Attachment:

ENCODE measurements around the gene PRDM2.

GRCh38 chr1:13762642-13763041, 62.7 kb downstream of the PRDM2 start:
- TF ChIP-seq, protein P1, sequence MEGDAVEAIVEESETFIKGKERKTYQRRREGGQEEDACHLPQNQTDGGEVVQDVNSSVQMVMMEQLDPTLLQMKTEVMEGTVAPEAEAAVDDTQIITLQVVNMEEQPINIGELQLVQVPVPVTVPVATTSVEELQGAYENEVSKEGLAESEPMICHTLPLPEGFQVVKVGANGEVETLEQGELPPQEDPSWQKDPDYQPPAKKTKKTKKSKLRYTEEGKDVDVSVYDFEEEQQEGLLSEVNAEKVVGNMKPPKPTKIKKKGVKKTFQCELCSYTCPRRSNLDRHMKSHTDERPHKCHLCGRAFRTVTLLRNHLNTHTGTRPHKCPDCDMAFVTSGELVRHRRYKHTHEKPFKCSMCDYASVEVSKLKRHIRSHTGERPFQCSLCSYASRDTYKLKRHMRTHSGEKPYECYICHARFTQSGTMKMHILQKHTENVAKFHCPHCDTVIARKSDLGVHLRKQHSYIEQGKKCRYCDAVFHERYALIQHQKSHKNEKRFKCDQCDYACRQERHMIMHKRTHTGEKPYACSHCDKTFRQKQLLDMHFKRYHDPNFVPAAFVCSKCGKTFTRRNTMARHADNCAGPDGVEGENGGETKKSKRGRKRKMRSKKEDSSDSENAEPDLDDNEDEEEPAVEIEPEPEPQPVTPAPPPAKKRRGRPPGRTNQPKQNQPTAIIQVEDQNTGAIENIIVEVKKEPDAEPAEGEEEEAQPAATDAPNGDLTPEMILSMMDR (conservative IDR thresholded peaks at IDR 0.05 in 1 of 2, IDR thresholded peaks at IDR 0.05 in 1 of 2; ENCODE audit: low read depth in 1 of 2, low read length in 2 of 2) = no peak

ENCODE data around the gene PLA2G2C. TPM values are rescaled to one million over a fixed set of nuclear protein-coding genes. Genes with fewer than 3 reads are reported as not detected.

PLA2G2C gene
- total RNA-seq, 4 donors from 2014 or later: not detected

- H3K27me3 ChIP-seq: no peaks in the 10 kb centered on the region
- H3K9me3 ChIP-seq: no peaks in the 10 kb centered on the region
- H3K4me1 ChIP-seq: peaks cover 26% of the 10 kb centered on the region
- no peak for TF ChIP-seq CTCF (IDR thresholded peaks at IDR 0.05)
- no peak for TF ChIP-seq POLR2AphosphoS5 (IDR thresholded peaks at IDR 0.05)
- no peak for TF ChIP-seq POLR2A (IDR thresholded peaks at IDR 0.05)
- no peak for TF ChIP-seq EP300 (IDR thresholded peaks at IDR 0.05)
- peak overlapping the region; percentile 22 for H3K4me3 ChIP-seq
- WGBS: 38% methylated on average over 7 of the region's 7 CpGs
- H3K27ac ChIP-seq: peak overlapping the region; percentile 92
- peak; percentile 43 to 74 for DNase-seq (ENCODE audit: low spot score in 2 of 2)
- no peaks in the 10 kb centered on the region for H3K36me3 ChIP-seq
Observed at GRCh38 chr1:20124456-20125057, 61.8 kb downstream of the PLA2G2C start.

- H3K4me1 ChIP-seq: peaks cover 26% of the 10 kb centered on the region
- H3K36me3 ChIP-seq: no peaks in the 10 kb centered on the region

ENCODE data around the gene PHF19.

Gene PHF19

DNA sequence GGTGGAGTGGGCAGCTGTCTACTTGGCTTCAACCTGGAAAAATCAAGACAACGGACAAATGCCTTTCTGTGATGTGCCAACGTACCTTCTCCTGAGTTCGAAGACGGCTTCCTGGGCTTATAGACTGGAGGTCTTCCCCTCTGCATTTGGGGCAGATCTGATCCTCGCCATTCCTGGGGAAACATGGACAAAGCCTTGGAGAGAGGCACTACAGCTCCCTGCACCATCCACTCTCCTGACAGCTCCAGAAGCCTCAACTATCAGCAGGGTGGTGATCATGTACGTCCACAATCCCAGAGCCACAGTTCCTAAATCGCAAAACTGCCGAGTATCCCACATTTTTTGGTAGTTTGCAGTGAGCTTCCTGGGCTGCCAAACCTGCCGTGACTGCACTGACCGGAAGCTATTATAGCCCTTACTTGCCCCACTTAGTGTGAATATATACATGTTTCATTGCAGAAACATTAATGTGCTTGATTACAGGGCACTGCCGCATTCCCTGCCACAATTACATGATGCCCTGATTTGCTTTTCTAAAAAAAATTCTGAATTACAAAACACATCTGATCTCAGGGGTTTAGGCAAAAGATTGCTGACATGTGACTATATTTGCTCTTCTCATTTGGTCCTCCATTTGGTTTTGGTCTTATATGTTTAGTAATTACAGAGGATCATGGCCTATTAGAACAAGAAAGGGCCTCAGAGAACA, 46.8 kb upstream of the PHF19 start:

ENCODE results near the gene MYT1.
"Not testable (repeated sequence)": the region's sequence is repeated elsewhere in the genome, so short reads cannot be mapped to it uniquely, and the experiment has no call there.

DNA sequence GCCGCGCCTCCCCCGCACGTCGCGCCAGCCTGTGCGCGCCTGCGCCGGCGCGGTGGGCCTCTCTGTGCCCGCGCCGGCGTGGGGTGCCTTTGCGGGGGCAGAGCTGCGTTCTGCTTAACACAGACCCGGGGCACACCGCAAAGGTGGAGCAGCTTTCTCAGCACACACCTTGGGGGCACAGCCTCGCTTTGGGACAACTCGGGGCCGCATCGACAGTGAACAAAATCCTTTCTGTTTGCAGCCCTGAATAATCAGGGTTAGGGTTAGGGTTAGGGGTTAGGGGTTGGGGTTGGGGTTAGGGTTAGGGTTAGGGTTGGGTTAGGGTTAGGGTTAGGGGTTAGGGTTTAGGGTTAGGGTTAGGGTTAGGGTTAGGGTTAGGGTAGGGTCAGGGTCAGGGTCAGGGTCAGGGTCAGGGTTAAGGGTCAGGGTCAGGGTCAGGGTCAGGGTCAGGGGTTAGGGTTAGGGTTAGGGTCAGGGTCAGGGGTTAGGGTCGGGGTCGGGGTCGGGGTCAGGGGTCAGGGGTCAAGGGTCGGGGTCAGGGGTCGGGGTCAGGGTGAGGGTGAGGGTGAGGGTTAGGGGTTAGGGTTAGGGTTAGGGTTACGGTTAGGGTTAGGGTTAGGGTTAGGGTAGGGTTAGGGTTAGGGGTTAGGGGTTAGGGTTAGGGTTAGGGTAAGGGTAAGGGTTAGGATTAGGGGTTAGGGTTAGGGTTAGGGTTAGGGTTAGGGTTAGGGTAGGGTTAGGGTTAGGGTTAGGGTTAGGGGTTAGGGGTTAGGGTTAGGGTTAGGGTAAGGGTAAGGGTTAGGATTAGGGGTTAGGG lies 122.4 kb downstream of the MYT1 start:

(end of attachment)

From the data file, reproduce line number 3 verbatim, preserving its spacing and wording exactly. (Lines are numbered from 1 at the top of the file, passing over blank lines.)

- TF ChIP-seq, protein P1, sequence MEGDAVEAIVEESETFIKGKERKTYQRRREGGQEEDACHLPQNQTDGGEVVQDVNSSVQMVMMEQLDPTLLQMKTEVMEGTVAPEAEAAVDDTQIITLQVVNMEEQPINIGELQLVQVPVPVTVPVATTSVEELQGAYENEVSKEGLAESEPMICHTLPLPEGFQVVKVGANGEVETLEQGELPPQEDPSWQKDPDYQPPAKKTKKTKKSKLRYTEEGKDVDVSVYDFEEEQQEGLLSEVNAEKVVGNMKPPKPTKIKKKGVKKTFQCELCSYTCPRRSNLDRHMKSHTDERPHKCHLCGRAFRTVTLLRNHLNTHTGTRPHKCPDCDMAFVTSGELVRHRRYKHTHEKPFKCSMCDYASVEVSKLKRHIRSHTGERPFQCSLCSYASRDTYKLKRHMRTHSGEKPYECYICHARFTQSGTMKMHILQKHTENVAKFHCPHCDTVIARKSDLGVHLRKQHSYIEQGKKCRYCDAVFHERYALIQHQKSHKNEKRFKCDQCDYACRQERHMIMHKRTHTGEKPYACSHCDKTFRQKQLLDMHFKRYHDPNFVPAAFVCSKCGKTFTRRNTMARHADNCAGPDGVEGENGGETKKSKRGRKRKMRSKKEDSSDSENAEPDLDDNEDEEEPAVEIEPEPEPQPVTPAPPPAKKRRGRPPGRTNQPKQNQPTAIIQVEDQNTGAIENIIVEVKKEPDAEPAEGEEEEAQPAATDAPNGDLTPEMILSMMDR (conservative IDR thresholded peaks at IDR 0.05 in 1 of 2, IDR thresholded peaks at IDR 0.05 in 1 of 2; ENCODE audit: low read depth in 1 of 2, low read length in 2 of 2) = no peak